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Good news for MCP test takers

Microsoft is once again offering information to exam candidates about their areas of strengths and weaknesses on MCP certification tests.

In a reversal of its decision last year to report only pass-fail status, Microsoft is once again offering information to exam candidates about their areas of strengths and weaknesses on MCP certification tests.

But instead of reporting results based on major categories for exam objectives like it used to, Microsoft is now providing numerical scores and bar graphs for "skills clusters." It's not yet clear how such reporting relates to objectives, but it apparently differs from earlier reports. (I plan to comment on this further in a future tip after I take a couple of these exams.)

Scoring has also changed. Microsoft has normalized scoring for all MCP exams, so the same passing score applies to all exams -- 700 is now the minimum passing score for all MCP exams. But the maximum score (which used to top out at 1000) varies per exam, "depending on the complexity of the skills being measured."

Visually, the bars in the exam report show candidates how well they fare in each skills cluster. If bars that represent cluster scores are close to one end of the graph, they indicate stronger skills; bars near the other end indicate weaker skills.

In a somewhat surprising addendum, Microsoft also says: "If a bar is not present, the examinee either answered all questions incorrectly or did not answer any questions within that skills cluster." I can understand how a lack of questions in a cluster could drop a bar from a report, but it's troubling that candidates not know that they blew a cluster. I have to wonder if this policy can stand, or if "customer feedback" might lead to further changes.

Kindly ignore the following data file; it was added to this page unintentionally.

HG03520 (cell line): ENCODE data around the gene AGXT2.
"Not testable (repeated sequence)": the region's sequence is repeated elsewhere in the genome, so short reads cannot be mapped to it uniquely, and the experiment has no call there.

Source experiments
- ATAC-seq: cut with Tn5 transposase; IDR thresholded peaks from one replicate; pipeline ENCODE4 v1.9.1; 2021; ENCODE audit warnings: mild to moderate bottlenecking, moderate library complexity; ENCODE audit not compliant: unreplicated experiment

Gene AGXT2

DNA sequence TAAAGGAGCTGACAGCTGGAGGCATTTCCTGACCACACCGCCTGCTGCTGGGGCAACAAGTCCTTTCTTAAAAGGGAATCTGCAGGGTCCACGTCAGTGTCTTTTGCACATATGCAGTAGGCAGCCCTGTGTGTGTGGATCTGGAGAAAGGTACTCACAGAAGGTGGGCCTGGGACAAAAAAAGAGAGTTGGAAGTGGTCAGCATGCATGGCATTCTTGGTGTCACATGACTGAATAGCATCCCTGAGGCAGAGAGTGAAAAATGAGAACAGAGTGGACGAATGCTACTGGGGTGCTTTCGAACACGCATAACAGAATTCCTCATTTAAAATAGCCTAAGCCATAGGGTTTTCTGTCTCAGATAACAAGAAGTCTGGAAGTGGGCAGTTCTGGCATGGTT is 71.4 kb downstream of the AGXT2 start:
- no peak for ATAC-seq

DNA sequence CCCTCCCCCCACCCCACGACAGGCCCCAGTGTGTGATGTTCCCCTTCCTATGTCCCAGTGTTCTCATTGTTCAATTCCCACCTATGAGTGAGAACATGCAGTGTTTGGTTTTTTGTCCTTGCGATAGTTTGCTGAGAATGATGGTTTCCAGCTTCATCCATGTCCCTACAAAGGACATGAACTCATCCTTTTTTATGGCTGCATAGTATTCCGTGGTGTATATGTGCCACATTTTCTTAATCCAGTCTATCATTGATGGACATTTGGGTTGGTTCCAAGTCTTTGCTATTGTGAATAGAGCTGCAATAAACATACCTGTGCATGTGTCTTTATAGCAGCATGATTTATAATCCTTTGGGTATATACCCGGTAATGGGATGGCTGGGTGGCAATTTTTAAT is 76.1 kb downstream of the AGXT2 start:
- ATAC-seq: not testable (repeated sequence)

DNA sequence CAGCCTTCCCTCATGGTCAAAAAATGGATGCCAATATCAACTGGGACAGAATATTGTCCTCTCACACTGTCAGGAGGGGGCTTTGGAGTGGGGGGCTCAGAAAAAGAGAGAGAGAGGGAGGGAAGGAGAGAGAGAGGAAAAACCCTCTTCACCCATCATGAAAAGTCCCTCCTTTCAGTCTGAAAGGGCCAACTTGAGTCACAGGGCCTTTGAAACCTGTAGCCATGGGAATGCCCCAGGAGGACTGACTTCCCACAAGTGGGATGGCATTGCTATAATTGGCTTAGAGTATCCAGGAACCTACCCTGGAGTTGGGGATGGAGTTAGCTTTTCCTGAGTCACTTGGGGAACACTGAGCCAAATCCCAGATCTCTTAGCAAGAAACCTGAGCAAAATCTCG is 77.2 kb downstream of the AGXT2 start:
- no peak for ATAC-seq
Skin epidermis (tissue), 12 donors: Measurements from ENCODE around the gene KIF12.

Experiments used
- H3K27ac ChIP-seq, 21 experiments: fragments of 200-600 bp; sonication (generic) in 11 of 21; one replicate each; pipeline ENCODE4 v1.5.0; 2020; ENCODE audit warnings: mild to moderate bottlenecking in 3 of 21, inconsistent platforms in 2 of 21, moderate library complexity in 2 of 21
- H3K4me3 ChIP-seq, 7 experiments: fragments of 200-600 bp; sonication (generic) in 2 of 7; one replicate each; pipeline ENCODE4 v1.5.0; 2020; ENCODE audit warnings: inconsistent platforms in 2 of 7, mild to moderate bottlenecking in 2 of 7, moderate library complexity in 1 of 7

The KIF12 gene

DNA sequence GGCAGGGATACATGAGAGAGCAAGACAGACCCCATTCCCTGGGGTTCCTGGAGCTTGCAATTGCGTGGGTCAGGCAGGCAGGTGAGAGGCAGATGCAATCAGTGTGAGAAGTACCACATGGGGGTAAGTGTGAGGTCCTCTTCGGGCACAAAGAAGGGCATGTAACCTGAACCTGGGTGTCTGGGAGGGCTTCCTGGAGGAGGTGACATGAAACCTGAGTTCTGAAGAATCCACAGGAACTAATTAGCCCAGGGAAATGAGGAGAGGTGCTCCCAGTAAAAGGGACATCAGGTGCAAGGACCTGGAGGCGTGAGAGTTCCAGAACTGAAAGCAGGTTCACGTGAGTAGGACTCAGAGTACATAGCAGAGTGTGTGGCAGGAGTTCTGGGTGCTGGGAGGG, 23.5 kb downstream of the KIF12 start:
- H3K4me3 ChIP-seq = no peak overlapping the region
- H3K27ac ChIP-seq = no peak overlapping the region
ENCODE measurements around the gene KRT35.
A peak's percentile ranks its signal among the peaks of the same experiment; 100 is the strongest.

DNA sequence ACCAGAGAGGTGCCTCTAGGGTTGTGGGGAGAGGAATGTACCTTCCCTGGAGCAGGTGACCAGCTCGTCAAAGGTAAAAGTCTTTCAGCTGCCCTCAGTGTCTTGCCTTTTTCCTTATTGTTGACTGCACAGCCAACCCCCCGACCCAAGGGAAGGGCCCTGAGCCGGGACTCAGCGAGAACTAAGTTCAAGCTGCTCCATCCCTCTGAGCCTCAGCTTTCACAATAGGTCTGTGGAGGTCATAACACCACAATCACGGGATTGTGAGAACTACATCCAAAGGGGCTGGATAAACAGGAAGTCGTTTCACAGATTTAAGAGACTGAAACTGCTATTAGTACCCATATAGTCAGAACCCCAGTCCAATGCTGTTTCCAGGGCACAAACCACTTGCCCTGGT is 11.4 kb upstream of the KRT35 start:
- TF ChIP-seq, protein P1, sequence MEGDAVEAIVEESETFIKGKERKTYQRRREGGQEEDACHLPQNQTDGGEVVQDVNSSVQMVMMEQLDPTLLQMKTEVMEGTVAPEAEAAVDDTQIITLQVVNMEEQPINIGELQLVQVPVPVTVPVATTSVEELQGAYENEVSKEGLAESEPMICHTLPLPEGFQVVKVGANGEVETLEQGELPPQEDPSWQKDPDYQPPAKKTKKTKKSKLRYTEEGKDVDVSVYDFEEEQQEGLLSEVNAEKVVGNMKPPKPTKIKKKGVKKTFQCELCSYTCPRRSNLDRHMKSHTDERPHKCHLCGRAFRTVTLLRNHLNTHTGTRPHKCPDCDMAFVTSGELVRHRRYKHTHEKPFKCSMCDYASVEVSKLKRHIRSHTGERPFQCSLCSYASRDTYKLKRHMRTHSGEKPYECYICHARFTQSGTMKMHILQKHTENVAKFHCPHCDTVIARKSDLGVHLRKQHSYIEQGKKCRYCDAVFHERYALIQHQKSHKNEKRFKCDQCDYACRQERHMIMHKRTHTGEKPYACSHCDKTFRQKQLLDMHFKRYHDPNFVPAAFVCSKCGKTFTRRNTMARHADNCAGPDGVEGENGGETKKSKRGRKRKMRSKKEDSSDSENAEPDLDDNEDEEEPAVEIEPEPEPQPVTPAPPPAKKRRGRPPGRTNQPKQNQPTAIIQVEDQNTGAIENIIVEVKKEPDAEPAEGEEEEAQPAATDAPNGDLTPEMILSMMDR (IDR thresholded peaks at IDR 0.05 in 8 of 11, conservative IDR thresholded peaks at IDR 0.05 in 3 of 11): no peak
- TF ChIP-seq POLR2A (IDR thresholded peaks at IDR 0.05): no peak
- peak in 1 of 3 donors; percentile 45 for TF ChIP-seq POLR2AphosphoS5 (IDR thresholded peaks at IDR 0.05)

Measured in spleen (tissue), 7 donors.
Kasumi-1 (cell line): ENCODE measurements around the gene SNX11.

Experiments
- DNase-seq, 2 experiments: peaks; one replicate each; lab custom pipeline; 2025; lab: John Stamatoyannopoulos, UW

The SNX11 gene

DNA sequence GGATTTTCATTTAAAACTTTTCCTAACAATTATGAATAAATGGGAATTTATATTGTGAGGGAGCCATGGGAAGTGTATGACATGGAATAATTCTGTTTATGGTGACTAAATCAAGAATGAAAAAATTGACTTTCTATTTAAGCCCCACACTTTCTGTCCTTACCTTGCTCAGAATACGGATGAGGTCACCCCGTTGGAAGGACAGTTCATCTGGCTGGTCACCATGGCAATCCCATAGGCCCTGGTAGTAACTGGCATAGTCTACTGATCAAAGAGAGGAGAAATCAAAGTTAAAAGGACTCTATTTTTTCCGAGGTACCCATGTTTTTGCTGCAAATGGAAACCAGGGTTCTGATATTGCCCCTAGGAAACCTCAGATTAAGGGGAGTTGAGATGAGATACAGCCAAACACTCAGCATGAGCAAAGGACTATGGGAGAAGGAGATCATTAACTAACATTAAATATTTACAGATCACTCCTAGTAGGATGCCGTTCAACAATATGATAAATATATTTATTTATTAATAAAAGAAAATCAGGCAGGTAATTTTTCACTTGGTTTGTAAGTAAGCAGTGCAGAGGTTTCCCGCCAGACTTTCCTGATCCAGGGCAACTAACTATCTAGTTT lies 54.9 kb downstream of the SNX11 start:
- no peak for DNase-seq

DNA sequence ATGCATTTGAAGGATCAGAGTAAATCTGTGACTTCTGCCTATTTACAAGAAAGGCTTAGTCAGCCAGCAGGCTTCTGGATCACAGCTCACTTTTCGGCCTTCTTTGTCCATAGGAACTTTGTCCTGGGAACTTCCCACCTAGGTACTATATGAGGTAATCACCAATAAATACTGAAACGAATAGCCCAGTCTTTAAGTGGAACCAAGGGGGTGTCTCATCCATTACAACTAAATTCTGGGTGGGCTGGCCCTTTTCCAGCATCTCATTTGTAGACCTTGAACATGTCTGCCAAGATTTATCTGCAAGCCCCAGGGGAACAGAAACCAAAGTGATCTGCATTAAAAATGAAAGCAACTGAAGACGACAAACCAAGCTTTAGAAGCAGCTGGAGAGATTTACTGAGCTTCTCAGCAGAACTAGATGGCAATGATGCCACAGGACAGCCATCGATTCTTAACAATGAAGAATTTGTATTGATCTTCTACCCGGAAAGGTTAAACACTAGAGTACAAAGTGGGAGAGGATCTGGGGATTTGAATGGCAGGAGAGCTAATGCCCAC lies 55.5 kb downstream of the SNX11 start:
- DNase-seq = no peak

New reporting has been available for all live Windows Server 2003 exams since August 14, 2003 and also appears in the next wave of such exams (70-293, 70-294, and 70-296) due out today. Microsoft indicates that most other exams will switch to this format by the end of September, but says that reports on exams 70-220, 70-221, 70-222, 70-225 and 70-300 won't appear until early 2004.

Interestingly, Microsoft says that candidates who want or need more information skills development will be best served by using practice tests from Microsoft Certified Practice Test Providers (PTP). Today, this includes only Self Test Software ( and MeasureUp (, because membership in the PTP program was closed two years ago. Now that PTP status counts, I hope they'll re-open that program so that other practice test vendors will emerge. In the meantime, it'll be interesting to see if this new "value-add" for PTPs translates into more business for their members.

The two Windows Server 2003 upgrade exams -- 70-292 for MCSAs and 70-296 for MCSEs -- will not report bar graphs and scores to candidates, however. Microsoft's explanation is: "Only pass or fail status can be provided for these exams because each is a composite of two exams rather than a single exam." They must be drawing from question banks from 70-290 and 70-291 for 70-292, and from 70-293 and 70-294 for 70-296, and may not have wanted to integrate this new reporting software.

Although I still have questions about some details and reporting decisions, it's great that Microsoft will once again provide more information to exam takers.

For more information, check out Microsoft's Exam and Testing Procedures FAQ.

About the author: Ed Tittel runs a content development company in Austin, Texas, and is the series editor of the Que Exam Cram 2 and Training Guide series. He's worked on many books on Microsoft, CompTIA, CIW, Sun/Java and security certifications.

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